I knew the inflation situation was bad in Argentina (ARGT), but recent acts of desperation from the Argentine government have likely clinched an hyperinflationary collapse. Last week the government passed a two-month price freeze of groceries, and followed that up with an outright ban of advertisements that disclose consumer prices on Friday. These actions are signs of a desperate government trying to cover up its tenuous currency crisis to the general public. However, no real anti-inflationary measures -- such as reducing government spending -- will match these measures. Putting duct tape on the problem will do nothing to solve this.
Argentina has one of the worst track records in terms of both fiscal and monetary policy of all the emerging markets. Since 1950, the country has defaulted five times (1951, 1956 1982, 1989, and 2001) and has four separate years of hyperinflation (1981-82, 1989, and 2001). The actions of the Cristina Fernandez de Kirchner's administration are following a similar path with a familiar endgame. Throughout Argentina's history, left-leaning parties often promise social program spending to implicitly buy votes and win elections. When the bills for campaign promises come due, Argentina's tax revenues are not enough to pay for them. The consequences for this is unsustainable deficit spending.
Due to past defaults, Argentina has limited ability to issue local currency denominated bonds, and U.S. dollar denominated bonds come with high interest rates. As a result, Kirchner -- like her predecessors -- has resulted in printing money to finance expenditures. The Central Bank of Argentina has no independence whatsoever, so this policy is feasible. Inflation rates have risen slowly from her election in 2007 to 2011 when it breached 20%, according to private economists. The first step the government has taken to stem inflation has been to continuously lie about it. Official numbers for inflation are around 10.8% for 2013, while private economists estimate it to be closer to 30%. Manipulating inflation figures has reached a point where the IMF has censured the country for economic data fraud.
The next step has been capital controls. Argentina has outright banned U.S. dollar based transactions used for savings and has severe capital outflow restrictions to protect the currency. Argentina also has strict protectionist economic policies to artificially boost trade surpluses and limit imports that would drive down the peso's value. These measures have been disastrous for the Argentine economy, and only increase inflation fears among the local populace. Oil company YPF was nationalized as a further attempt to shore up government finances. Economic data distortion, capital controls, nationalization, and trade restrictions have done little to stave off currency weakness as the peso continues to decline and inflation rates accelerate even at a faster pace. Once these price controls expire over the next two months, expect food prices to rise at an even faster pace.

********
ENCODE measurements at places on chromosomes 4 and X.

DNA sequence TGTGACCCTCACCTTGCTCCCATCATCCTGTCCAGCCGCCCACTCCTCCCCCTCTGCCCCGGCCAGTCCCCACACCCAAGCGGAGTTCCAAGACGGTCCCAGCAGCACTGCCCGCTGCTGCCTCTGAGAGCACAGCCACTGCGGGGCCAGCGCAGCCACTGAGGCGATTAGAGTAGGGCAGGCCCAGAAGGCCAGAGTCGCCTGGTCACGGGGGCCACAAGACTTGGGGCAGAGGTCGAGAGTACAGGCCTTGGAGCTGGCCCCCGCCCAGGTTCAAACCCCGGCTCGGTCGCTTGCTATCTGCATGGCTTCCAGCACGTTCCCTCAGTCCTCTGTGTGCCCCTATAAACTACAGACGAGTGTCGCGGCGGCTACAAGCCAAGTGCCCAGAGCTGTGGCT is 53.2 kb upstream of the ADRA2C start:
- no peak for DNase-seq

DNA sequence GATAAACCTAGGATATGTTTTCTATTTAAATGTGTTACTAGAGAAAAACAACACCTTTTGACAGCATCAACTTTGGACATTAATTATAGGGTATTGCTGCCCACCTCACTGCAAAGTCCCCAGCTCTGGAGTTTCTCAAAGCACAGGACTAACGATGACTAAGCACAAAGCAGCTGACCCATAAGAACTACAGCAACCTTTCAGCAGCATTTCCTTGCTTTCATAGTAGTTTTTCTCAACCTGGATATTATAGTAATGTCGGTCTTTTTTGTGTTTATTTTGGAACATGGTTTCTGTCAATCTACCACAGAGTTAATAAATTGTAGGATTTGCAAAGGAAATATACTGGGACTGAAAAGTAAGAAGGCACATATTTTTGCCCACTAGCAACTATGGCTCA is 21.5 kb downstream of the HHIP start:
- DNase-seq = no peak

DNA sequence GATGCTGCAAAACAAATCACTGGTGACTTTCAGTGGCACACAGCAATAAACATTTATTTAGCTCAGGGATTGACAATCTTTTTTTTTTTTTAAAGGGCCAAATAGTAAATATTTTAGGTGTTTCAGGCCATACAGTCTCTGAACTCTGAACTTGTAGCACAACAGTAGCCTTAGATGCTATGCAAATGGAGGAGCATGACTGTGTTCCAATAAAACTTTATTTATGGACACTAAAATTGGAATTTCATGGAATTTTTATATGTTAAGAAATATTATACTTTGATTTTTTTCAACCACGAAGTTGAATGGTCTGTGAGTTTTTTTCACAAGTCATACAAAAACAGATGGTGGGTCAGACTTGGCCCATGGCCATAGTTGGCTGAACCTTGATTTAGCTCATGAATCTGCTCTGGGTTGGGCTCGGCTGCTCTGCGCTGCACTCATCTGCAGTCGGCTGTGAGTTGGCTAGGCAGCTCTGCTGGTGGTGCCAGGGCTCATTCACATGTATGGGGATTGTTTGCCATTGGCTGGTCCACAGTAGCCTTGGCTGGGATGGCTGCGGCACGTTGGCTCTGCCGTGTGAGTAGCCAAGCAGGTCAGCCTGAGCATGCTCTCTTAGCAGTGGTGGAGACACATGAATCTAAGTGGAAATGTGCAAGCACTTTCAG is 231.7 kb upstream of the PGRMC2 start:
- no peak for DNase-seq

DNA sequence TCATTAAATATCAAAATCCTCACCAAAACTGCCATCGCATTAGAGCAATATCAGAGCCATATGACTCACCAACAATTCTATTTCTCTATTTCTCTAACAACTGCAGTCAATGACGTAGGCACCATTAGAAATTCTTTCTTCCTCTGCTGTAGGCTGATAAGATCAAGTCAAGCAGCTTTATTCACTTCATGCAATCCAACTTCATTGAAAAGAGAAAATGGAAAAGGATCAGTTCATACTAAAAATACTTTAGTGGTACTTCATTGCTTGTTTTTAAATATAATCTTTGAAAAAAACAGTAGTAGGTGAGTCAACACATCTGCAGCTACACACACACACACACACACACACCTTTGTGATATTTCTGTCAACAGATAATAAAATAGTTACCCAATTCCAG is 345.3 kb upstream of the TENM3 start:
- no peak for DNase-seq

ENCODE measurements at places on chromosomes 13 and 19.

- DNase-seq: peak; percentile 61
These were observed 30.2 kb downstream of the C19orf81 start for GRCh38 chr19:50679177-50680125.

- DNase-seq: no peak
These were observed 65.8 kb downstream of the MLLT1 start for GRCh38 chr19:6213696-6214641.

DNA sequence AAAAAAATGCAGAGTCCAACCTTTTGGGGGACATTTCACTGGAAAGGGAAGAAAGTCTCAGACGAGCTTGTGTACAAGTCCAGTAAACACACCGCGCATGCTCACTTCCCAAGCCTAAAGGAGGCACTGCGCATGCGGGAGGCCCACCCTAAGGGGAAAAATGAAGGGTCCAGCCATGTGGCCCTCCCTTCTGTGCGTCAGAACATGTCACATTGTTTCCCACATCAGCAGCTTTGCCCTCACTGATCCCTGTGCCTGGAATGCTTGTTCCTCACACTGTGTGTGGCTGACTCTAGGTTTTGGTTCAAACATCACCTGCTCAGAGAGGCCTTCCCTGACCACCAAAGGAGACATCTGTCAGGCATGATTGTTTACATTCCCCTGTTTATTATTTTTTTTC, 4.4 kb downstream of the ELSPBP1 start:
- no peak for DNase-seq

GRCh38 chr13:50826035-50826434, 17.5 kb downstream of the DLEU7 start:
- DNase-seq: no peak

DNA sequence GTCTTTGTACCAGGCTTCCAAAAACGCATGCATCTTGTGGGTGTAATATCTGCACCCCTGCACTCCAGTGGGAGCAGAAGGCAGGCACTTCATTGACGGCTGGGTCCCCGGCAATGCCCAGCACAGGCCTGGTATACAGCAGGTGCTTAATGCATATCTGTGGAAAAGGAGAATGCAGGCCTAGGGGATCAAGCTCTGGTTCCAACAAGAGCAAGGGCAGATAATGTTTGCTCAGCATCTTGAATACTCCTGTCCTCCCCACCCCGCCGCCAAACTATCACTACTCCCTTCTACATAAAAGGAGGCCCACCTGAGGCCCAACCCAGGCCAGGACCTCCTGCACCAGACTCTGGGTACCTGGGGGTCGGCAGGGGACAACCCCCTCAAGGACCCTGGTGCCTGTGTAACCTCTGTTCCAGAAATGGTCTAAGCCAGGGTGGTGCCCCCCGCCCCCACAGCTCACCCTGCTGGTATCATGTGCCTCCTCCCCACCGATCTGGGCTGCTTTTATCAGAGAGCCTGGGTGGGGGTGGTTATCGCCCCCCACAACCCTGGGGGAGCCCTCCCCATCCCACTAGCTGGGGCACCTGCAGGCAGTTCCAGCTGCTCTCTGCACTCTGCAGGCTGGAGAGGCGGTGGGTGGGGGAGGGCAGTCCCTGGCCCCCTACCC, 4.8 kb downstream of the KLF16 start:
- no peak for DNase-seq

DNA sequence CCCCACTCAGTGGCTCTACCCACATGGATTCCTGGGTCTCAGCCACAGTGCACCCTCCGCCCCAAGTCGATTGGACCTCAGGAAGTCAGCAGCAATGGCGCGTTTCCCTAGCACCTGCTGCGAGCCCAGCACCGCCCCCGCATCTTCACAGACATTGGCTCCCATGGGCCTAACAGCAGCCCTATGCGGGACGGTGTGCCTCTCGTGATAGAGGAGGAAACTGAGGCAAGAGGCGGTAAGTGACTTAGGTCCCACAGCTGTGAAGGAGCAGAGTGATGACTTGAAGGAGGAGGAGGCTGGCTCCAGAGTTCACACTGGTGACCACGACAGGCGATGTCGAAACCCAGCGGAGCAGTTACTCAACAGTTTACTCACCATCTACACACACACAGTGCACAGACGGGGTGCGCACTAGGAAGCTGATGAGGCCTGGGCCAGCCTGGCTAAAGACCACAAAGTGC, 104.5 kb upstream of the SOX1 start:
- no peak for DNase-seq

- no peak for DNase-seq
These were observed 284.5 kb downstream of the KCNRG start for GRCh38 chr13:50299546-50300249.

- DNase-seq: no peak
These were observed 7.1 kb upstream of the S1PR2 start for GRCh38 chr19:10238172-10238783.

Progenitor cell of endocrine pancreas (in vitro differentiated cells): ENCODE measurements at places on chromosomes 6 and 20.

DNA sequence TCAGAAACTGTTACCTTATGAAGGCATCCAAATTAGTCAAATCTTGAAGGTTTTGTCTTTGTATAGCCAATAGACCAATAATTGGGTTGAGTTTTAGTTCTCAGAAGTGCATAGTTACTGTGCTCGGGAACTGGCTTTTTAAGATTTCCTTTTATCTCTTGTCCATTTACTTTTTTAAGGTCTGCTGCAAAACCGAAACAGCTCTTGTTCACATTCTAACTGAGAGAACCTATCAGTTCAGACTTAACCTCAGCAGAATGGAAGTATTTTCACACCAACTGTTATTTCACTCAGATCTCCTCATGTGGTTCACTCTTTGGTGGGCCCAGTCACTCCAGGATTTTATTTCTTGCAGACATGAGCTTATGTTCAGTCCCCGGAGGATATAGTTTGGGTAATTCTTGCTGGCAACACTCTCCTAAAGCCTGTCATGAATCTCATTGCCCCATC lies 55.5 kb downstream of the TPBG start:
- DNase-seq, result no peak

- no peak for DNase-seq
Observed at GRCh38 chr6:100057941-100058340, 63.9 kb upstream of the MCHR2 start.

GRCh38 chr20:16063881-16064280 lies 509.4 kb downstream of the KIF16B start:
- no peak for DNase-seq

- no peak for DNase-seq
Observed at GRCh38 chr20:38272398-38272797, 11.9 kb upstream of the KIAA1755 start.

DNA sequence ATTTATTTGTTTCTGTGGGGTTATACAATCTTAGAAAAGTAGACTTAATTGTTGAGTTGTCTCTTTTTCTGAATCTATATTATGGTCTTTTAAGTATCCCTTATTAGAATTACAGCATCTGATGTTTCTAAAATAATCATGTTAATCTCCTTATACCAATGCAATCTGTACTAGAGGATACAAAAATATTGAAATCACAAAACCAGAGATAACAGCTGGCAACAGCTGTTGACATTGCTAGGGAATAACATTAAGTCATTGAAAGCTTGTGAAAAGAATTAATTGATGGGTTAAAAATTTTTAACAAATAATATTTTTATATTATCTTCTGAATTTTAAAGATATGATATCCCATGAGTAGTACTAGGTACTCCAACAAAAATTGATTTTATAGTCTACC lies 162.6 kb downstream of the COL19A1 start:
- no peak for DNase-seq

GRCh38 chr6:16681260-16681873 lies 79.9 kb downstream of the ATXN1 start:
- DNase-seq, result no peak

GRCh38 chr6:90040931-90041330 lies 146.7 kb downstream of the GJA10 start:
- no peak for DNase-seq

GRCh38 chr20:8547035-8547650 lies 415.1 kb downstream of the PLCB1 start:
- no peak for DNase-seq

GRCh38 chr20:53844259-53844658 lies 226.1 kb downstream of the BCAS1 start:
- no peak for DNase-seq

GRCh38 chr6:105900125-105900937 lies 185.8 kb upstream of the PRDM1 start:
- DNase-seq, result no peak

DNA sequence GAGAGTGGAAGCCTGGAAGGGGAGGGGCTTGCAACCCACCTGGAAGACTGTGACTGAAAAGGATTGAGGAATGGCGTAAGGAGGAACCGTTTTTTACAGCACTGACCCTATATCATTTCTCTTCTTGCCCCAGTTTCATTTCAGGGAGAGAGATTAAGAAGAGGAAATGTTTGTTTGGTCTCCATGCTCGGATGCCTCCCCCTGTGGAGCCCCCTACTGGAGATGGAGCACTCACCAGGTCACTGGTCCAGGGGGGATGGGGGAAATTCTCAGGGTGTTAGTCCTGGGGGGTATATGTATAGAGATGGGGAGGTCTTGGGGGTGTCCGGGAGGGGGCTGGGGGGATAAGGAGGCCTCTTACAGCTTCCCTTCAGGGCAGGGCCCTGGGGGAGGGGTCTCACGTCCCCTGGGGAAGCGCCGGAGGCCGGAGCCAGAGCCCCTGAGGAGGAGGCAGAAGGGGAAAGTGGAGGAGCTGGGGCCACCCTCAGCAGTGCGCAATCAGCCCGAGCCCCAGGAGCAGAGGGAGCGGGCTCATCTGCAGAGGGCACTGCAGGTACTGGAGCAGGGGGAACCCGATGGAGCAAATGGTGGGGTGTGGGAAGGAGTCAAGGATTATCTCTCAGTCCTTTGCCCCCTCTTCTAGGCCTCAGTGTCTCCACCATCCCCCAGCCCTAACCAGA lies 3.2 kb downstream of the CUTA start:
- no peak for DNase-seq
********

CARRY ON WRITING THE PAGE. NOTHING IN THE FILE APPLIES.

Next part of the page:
What should investors do when it comes to Argentina? If the ability to borrow is available through your broker, I strongly recommend shorting the peso against the U.S. dollar as the currency is likely to fall to zero. I would not recommend buying stocks or real estate in Argentina as higher inflation will evaporate the savings base of the country, which will reduce real consumption levels as well as restrict future local investment. Shorting stocks in Argentina is a good idea as long as it is in terms of a foreign currency, since hyperinflation will cause nominal stock inflation in terms of Argentine pesos. Real estate in Uruguay can also benefit from weakness in Argentina as wealthy Argentines historically have bought Uruguayan real estate as a store of value. Even if housing prices were weak across the Rio de la Plata, it would still hold more value than a peso denominated bank account.
History seems to be repeating itself once again as excessive government spending and a lack of credibility in foreign credit markets is leading to another episode of Argentinean hyperinflation. Investors should either be cautious about future investment in Argentina, or look for opportunities to short sell. The next time to be optimistic on Argentina will not be until there are signs that Kirchner's party will be out of power. However, with Kirchner seeking to change the constitution to allow her to run for a third term, this may not be for a while.